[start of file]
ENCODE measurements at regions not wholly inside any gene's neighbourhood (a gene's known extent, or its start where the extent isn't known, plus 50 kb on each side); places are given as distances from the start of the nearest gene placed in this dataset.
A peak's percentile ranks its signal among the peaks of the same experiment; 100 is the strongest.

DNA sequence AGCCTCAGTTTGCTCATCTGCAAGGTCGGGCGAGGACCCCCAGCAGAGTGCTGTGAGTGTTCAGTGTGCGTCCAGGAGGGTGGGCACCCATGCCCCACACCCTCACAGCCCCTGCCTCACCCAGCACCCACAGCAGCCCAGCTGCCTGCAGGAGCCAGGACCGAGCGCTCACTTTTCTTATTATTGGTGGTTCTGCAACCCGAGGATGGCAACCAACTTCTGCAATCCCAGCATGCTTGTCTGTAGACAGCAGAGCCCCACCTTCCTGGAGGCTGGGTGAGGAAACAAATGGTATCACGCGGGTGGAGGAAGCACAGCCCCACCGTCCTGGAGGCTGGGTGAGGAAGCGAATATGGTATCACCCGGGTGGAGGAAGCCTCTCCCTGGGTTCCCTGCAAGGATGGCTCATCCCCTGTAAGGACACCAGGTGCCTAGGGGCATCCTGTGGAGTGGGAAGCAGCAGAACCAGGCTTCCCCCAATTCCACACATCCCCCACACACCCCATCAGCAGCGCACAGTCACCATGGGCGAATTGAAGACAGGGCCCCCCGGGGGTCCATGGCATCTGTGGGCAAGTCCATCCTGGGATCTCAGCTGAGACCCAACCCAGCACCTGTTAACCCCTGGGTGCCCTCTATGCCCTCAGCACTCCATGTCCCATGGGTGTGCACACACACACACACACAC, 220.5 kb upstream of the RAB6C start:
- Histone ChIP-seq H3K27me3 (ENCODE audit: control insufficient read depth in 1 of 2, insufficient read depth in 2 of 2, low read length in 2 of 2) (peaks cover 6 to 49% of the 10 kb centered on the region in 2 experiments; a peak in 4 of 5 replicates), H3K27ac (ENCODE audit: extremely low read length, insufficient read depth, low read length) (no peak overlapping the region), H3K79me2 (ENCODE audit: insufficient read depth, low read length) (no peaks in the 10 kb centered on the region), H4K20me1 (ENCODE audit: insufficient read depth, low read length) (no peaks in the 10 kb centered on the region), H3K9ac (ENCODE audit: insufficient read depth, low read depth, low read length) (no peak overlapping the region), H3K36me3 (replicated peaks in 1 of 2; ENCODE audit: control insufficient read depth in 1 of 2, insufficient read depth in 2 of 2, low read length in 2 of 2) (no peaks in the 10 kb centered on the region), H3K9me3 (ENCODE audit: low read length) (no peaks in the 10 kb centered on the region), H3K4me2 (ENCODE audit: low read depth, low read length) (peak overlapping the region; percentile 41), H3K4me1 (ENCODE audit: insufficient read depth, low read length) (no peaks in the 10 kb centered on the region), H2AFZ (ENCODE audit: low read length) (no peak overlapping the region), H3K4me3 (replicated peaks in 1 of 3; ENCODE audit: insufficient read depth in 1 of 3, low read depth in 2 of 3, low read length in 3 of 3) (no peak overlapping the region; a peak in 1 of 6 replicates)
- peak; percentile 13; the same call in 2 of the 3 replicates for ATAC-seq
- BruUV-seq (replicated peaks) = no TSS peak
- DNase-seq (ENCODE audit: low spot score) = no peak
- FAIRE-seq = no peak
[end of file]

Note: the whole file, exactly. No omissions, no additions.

ENCODE measurements at regions not wholly inside any gene's neighbourhood (a gene's known extent, or its start where the extent isn't known, plus 50 kb on each side); places are given as distances from the start of the nearest gene placed in this dataset.
A peak's percentile ranks its signal among the peaks of the same experiment; 100 is the strongest.

DNA sequence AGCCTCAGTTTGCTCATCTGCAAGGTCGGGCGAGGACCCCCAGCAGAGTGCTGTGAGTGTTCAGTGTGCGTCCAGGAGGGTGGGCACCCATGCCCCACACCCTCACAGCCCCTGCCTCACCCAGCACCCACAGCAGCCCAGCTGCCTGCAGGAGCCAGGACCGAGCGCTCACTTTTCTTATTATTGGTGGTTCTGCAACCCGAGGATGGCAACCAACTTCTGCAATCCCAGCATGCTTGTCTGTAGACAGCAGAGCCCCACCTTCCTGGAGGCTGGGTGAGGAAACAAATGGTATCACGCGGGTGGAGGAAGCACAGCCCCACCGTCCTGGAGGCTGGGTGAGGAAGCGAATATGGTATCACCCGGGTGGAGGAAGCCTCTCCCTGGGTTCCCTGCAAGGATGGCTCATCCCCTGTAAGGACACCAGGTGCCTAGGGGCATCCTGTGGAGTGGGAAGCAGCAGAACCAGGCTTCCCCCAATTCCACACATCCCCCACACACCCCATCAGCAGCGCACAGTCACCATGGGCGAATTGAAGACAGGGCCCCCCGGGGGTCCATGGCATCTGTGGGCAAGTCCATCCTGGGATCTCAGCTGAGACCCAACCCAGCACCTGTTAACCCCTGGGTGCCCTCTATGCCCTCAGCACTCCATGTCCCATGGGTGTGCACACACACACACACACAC, 220.5 kb upstream of the RAB6C start:
- Histone ChIP-seq H3K27me3 (ENCODE audit: control insufficient read depth in 1 of 2, insufficient read depth in 2 of 2, low read length in 2 of 2) (peaks cover 6 to 49% of the 10 kb centered on the region in 2 experiments; a peak in 4 of 5 replicates), H3K27ac (ENCODE audit: extremely low read length, insufficient read depth, low read length) (no peak overlapping the region), H3K79me2 (ENCODE audit: insufficient read depth, low read length) (no peaks in the 10 kb centered on the region), H4K20me1 (ENCODE audit: insufficient read depth, low read length) (no peaks in the 10 kb centered on the region), H3K9ac (ENCODE audit: insufficient read depth, low read depth, low read length) (no peak overlapping the region), H3K36me3 (replicated peaks in 1 of 2; ENCODE audit: control insufficient read depth in 1 of 2, insufficient read depth in 2 of 2, low read length in 2 of 2) (no peaks in the 10 kb centered on the region), H3K9me3 (ENCODE audit: low read length) (no peaks in the 10 kb centered on the region), H3K4me2 (ENCODE audit: low read depth, low read length) (peak overlapping the region; percentile 41), H3K4me1 (ENCODE audit: insufficient read depth, low read length) (no peaks in the 10 kb centered on the region), H2AFZ (ENCODE audit: low read length) (no peak overlapping the region), H3K4me3 (replicated peaks in 1 of 3; ENCODE audit: insufficient read depth in 1 of 3, low read depth in 2 of 3, low read length in 3 of 3) (no peak overlapping the region; a peak in 1 of 6 replicates)
- peak; percentile 13; the same call in 2 of the 3 replicates for ATAC-seq
- BruUV-seq (replicated peaks) = no TSS peak
- DNase-seq (ENCODE audit: low spot score) = no peak
- FAIRE-seq = no peak